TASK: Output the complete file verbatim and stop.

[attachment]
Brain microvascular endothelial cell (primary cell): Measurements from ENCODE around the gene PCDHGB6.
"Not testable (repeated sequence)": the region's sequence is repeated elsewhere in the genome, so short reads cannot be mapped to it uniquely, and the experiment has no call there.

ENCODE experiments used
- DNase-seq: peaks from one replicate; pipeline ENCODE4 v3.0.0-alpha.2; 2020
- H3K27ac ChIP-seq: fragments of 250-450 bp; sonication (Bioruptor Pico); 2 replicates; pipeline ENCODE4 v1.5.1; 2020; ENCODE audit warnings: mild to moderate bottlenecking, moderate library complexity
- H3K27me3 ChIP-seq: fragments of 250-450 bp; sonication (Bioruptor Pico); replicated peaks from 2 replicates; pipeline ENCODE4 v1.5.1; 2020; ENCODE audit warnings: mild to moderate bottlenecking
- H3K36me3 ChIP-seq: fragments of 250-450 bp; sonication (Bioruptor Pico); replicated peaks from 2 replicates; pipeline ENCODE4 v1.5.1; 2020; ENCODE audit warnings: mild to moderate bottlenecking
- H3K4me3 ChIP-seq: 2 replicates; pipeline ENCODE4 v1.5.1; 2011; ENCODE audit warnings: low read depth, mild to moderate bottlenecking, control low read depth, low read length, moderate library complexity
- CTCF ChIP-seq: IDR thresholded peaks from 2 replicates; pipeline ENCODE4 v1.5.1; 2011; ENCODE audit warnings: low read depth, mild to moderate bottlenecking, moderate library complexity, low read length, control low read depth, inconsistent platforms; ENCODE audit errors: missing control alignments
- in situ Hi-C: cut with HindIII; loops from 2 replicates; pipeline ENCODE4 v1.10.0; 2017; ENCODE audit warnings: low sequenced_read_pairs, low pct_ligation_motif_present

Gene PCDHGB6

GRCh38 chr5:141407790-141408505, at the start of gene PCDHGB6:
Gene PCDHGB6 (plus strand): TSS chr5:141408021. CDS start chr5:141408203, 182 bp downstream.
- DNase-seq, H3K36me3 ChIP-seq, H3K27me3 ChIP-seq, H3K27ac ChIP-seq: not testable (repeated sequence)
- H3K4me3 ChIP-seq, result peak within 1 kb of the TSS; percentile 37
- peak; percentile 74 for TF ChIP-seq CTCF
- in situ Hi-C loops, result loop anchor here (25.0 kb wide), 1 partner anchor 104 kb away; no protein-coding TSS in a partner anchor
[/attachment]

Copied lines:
Brain microvascular endothelial cell (primary cell): Measurements from ENCODE around the gene PCDHGB6.
"Not testable (repeated sequence)": the region's sequence is repeated elsewhere in the genome, so short reads cannot be mapped to it uniquely, and the experiment has no call there.

ENCODE experiments used
- DNase-seq: peaks from one replicate; pipeline ENCODE4 v3.0.0-alpha.2; 2020
- H3K27ac ChIP-seq: fragments of 250-450 bp; sonication (Bioruptor Pico); 2 replicates; pipeline ENCODE4 v1.5.1; 2020; ENCODE audit warnings: mild to moderate bottlenecking, moderate library complexity
- H3K27me3 ChIP-seq: fragments of 250-450 bp; sonication (Bioruptor Pico); replicated peaks from 2 replicates; pipeline ENCODE4 v1.5.1; 2020; ENCODE audit warnings: mild to moderate bottlenecking
- H3K36me3 ChIP-seq: fragments of 250-450 bp; sonication (Bioruptor Pico); replicated peaks from 2 replicates; pipeline ENCODE4 v1.5.1; 2020; ENCODE audit warnings: mild to moderate bottlenecking
- H3K4me3 ChIP-seq: 2 replicates; pipeline ENCODE4 v1.5.1; 2011; ENCODE audit warnings: low read depth, mild to moderate bottlenecking, control low read depth, low read length, moderate library complexity
- CTCF ChIP-seq: IDR thresholded peaks from 2 replicates; pipeline ENCODE4 v1.5.1; 2011; ENCODE audit warnings: low read depth, mild to moderate bottlenecking, moderate library complexity, low read length, control low read depth, inconsistent platforms; ENCODE audit errors: missing control alignments
- in situ Hi-C: cut with HindIII; loops from 2 replicates; pipeline ENCODE4 v1.10.0; 2017; ENCODE audit warnings: low sequenced_read_pairs, low pct_ligation_motif_present

Gene PCDHGB6

GRCh38 chr5:141407790-141408505, at the start of gene PCDHGB6:
Gene PCDHGB6 (plus strand): TSS chr5:141408021. CDS start chr5:141408203, 182 bp downstream.
- DNase-seq, H3K36me3 ChIP-seq, H3K27me3 ChIP-seq, H3K27ac ChIP-seq: not testable (repeated sequence)
- H3K4me3 ChIP-seq, result peak within 1 kb of the TSS; percentile 37
- peak; percentile 74 for TF ChIP-seq CTCF
- in situ Hi-C loops, result loop anchor here (25.0 kb wide), 1 partner anchor 104 kb away; no protein-coding TSS in a partner anchor